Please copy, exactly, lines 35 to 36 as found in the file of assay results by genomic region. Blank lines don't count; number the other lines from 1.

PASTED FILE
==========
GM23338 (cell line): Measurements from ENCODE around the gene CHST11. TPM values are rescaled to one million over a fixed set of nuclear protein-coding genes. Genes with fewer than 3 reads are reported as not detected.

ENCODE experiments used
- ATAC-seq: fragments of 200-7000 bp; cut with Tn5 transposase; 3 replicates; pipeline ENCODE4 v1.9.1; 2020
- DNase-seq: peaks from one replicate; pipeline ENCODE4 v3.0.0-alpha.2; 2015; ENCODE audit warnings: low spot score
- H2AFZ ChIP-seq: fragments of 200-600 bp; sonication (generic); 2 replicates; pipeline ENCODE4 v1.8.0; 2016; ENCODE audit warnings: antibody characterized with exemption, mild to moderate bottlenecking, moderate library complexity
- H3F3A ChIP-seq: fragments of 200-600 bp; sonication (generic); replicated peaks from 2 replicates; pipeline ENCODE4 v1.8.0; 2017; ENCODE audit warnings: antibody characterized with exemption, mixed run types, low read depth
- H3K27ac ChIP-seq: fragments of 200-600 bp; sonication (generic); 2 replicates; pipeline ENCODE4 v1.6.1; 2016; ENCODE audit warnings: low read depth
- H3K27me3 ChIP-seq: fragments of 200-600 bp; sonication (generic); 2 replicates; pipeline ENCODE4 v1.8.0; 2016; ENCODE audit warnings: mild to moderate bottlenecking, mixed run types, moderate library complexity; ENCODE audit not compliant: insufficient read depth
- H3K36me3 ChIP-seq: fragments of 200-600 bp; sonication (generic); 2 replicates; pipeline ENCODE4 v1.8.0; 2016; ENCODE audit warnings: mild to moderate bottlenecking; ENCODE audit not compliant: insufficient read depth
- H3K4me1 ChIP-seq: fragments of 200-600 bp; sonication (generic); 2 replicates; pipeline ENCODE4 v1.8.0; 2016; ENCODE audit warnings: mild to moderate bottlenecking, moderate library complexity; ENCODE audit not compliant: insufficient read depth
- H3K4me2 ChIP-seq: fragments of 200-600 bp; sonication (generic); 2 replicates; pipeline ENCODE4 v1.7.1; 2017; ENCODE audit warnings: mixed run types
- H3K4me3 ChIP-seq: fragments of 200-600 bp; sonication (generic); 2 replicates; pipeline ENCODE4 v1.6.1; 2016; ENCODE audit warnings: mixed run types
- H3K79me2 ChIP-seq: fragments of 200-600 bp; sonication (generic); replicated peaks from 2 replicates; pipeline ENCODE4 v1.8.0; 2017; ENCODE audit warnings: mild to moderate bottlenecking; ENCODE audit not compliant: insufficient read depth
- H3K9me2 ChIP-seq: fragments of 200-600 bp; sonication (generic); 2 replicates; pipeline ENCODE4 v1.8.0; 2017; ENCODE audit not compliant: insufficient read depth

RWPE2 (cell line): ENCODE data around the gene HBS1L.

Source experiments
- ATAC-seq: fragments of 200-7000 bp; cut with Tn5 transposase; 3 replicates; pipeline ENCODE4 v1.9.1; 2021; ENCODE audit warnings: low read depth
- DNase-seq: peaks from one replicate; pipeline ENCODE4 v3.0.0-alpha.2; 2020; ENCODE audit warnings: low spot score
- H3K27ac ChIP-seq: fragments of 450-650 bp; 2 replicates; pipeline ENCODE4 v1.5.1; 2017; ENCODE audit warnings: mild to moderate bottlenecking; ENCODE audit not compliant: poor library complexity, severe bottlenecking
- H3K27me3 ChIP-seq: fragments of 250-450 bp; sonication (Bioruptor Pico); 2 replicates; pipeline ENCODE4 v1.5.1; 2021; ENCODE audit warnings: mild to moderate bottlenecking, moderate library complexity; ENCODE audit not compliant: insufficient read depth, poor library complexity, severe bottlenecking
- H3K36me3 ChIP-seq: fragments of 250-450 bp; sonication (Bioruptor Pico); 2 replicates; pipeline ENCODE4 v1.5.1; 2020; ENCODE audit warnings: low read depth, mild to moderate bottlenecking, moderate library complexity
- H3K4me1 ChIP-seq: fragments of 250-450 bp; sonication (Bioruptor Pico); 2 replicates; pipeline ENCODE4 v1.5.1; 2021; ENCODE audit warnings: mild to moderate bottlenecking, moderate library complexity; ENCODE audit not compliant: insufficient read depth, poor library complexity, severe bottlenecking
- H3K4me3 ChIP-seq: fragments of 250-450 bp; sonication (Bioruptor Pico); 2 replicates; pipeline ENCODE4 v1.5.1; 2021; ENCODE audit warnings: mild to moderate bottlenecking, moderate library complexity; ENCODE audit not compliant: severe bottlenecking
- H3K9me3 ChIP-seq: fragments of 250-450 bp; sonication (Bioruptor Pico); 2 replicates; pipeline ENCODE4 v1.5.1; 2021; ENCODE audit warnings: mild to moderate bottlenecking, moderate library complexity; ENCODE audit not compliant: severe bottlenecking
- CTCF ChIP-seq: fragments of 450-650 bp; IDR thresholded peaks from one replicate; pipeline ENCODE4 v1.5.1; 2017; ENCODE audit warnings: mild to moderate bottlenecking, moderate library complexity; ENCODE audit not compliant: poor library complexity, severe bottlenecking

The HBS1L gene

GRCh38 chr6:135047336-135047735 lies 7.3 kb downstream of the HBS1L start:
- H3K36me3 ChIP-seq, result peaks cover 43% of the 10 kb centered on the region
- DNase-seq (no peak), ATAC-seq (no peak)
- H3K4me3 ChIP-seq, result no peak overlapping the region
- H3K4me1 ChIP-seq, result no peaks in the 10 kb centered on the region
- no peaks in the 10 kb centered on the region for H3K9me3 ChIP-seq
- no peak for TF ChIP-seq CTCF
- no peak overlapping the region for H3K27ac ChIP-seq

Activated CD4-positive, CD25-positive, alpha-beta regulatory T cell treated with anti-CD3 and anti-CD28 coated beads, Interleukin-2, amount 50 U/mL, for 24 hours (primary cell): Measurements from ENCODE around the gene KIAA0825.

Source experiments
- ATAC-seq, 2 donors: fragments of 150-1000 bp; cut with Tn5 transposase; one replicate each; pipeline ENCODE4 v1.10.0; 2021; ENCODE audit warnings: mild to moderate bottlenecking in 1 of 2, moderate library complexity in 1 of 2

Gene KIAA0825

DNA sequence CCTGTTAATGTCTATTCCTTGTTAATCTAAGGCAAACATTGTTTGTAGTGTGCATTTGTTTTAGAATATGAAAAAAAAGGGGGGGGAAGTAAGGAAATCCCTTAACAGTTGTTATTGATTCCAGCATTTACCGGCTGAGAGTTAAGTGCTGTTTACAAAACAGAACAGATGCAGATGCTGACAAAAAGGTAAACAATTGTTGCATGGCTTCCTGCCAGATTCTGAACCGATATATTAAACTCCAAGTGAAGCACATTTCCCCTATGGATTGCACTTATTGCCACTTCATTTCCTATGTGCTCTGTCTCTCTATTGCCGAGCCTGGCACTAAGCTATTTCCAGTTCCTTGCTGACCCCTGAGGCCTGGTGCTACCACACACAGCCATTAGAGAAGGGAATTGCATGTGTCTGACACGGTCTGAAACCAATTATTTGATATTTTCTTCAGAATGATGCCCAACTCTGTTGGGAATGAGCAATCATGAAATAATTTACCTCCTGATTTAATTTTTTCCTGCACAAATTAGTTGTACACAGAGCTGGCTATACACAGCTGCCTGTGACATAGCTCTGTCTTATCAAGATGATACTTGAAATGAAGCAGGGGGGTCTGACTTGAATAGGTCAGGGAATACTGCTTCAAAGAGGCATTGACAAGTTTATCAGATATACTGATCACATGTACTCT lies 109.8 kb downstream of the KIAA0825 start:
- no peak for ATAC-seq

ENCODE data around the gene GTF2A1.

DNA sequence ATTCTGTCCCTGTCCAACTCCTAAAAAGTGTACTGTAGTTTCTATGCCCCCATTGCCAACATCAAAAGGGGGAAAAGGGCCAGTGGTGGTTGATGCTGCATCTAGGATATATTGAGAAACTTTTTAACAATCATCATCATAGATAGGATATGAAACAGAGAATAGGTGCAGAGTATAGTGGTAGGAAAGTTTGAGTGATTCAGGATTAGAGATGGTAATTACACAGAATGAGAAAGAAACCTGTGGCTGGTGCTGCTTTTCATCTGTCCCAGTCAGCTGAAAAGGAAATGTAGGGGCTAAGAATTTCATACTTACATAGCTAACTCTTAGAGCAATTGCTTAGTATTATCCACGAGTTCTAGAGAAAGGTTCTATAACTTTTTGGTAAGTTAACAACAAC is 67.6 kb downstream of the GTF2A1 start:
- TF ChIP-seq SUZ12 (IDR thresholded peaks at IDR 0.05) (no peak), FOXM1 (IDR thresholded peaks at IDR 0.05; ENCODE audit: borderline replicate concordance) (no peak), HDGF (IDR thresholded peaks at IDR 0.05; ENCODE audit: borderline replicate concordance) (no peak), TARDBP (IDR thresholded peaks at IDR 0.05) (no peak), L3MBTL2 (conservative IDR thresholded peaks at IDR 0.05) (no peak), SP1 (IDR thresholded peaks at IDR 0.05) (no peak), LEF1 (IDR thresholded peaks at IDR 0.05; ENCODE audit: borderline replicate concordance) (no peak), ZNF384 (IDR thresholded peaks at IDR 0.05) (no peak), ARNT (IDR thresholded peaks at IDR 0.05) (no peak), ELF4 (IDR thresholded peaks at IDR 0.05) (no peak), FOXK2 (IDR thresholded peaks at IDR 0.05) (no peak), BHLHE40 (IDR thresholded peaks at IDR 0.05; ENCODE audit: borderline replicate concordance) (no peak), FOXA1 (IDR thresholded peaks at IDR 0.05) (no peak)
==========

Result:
Activated CD4-positive, CD25-positive, alpha-beta regulatory T cell treated with anti-CD3 and anti-CD28 coated beads, Interleukin-2, amount 50 U/mL, for 24 hours (primary cell): Measurements from ENCODE around the gene KIAA0825.

Source experiments